Earlier this week, news broke that Disney was being extorted by hackers who were threatening to release an upcoming film, reportedly ‘Pirates of the Caribbean: Dead Men Tell No Tales.’
This prompted pirates and reporters to watch torrent sites for copies of the film, and after a few hours the first torrents did indeed appear.
The initial torrent spotted by TF was just over 200MB, which is pretty small. As it turned out, the file was fake and linked to some kind of survey scam.
Fake torrents are quite common and even more so with highly anticipated releases like a “Pirates Of The Caribbean” leak.
Soon after the fist fake, another one followed, this one carrying the name of movie distribution group ETRG. After the first people downloaded a copy, it quickly became clear that this was spam as well, and the torrent was swiftly removed from The Pirate Bay.
Unfortunately, however, some reporters confused the fake releases with the real deal. Without verifying the actual content of the files, news reports claimed that Pirates Of The Caribbean had indeed leaked.
“Hackers Dump Pirates of the Caribbean On Torrent Sites Ahead of Premiere,” Softpedia reported, followed by the award-winning security blog Graham Cluley who wrote that the “New Pirates of the Caribbean movie leaked online.”
The latter was also quick to point to a likely source of the leak. Hacker group The Dark Overlord was cited as the prime candidate, even though there were no signs linking it to the leak in question. This is off for a group that regularly takes full public credit for its achievements.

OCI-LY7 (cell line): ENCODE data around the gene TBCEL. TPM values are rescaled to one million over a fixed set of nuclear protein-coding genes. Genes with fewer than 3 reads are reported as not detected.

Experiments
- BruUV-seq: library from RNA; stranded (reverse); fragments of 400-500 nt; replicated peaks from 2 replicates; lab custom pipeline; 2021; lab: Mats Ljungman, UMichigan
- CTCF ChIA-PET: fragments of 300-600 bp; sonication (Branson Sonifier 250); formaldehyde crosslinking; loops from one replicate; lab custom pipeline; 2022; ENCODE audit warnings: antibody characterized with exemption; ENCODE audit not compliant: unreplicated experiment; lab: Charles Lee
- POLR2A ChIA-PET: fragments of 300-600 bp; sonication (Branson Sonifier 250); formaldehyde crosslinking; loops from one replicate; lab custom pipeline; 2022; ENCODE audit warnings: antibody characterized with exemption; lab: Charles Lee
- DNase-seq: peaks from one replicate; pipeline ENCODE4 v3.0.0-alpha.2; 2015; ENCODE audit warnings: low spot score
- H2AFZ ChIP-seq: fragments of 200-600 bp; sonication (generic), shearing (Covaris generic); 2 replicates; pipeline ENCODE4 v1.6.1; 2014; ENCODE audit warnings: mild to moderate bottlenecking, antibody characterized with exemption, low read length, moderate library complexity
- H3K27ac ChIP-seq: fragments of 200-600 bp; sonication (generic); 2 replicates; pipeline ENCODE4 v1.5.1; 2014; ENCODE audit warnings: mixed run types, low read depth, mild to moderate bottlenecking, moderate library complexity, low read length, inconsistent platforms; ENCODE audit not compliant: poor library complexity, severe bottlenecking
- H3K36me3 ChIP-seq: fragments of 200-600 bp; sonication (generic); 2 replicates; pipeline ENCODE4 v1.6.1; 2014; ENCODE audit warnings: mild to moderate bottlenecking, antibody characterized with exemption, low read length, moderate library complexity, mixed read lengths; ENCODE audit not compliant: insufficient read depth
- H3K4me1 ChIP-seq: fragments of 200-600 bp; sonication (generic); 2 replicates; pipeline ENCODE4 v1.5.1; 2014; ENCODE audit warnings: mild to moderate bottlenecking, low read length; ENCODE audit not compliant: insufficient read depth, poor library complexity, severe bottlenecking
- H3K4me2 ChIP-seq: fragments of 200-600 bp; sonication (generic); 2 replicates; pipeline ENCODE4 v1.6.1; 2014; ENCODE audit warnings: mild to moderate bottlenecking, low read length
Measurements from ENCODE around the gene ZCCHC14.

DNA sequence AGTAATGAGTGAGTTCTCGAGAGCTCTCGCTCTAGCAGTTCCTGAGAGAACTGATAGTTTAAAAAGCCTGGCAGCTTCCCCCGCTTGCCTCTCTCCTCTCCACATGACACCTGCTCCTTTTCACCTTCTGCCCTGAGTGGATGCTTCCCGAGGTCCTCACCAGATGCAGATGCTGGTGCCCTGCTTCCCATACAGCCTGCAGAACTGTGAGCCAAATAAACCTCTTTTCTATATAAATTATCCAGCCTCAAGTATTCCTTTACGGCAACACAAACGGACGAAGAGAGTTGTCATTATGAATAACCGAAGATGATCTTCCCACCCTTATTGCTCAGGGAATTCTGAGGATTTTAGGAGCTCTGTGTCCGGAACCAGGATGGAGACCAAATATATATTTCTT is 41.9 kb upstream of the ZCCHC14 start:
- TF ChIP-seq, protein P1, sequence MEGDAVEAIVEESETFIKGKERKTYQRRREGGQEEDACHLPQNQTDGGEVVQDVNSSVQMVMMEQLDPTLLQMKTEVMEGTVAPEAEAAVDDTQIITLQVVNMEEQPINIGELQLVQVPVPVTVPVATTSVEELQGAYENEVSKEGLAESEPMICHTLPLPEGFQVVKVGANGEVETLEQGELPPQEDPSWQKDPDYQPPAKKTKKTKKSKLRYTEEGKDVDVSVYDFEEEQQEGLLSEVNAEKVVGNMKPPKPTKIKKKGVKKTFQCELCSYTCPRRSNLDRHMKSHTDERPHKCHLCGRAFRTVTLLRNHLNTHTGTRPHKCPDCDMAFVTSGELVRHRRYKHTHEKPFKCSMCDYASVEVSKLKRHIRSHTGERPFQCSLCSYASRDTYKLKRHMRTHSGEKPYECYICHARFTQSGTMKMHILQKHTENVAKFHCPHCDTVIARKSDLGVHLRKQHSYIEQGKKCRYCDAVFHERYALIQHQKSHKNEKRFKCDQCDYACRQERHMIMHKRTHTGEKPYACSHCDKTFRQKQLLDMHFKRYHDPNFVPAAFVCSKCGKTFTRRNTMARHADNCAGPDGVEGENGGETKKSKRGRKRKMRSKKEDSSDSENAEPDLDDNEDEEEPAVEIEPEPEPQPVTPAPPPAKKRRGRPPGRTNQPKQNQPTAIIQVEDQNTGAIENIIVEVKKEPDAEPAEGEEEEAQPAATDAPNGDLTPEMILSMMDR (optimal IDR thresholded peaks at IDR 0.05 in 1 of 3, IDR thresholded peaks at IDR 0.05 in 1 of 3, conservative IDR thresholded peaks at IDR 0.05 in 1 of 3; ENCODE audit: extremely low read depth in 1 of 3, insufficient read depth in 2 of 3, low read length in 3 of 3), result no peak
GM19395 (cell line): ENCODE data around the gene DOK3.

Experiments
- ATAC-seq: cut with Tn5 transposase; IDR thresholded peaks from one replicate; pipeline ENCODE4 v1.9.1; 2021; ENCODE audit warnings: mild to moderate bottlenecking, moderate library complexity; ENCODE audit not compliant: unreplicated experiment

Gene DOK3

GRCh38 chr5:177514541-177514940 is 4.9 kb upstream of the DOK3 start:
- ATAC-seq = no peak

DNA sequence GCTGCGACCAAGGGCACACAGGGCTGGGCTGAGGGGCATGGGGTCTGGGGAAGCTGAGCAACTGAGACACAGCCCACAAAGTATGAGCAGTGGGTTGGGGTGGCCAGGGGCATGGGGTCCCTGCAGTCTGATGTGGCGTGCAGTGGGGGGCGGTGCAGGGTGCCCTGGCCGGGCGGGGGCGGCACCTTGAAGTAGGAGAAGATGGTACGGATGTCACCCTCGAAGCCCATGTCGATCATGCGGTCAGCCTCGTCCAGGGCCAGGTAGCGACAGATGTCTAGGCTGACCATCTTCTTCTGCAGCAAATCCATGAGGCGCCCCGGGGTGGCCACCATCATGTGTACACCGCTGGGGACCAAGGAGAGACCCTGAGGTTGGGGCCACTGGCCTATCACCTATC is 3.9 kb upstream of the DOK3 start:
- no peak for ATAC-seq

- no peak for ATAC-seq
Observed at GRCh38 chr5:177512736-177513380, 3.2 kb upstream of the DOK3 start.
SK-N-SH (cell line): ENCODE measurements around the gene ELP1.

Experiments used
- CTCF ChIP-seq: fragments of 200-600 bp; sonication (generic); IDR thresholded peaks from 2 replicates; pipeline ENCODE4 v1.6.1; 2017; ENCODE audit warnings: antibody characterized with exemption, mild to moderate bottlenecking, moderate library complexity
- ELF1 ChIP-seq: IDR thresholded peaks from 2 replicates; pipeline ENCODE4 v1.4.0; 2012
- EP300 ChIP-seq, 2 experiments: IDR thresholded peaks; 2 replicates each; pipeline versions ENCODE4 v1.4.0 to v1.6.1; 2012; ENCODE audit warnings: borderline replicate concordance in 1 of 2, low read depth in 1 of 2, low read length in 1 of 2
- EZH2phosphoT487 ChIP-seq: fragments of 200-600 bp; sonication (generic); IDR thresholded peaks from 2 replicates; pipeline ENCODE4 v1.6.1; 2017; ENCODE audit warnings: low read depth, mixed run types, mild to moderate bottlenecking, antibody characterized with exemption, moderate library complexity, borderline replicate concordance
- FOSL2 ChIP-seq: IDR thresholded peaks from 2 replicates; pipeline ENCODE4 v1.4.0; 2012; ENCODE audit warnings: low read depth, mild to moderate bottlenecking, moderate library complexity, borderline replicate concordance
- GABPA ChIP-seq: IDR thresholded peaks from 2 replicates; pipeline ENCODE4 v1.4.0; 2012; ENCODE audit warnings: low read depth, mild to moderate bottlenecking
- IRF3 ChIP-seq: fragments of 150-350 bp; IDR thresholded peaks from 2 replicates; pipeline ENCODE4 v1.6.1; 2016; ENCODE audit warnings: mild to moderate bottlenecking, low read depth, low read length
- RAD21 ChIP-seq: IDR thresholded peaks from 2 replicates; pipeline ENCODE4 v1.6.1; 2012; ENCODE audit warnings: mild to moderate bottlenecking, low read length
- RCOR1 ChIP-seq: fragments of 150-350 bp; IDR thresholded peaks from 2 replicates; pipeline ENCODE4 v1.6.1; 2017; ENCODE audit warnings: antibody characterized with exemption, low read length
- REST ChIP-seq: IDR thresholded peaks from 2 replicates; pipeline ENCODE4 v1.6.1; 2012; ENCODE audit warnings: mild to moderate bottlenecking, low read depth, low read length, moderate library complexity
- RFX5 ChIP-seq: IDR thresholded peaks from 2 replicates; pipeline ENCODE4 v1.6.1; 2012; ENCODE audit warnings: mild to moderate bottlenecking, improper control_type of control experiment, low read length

News site Fossbytes also appeared confident that The Dark Overlord was behind the reported (but fake) leaks, pretty much stating it as fact.
“The much-awaited Disney movie Pirates Of The Caribbean 5 Dead Men Tell No Tales was compromised by a hacker group called TheDarkOverlord,” the site reported.
Things got more confusing when the torrent files in question disappeared from The Pirate Bay. In reality, moderators simply removed the spam, as they usually do, but the reporters weren’t convinced and speculated that the ‘hackers’ could have reuploaded the files elsewhere.
A few hours later another ‘leak’ appeared on The Pirate Bay, confirming these alleged suspicions. This time it was a 54GB file which actually had “DARK-OVERL” in the title.
Soon after the torrent appeared online someone added a spam comment suggesting that it had a decent quality. One of the reporters picked this up and wrote that “comments indicate the quality is quite high.”
Again, at this point, none of the reporters had verified that the leaks were real. Still, the news spread further and further.
TorrentFreak also kept an eye on the developments and reached out to a source who said he’d obtained a copy of the 54GB release. This pirate was curious, but didn’t get what he was hoping for.
The file in question did indeed contain video material, he informed us. However, instead of an unreleased copy of the Pirates Of The Caribbean 5, he says he got several copies of an animation movie – Trolls…..
“Turns out, the iso contains a couple of .rar files that house a bunch of Trolls DVDs. I hope everyone learned their lesson, if it’s too good to be true it probably is.”
Indeed it is.
In the spirit of this article we have to stress that we didn’t verify the contents of the (now deleted) “Trolls” torrent ourselves. However, it’s clear that the fake leaks trolled several writers and pirates.
We reached out to Softpedia reporter Gabriela Vatu and Graham Cluley, who were both very receptive to our concerns and updated the initial articles to state that the leaks were not verified.
Let’s hope that this will stop the rumors from spreading any further.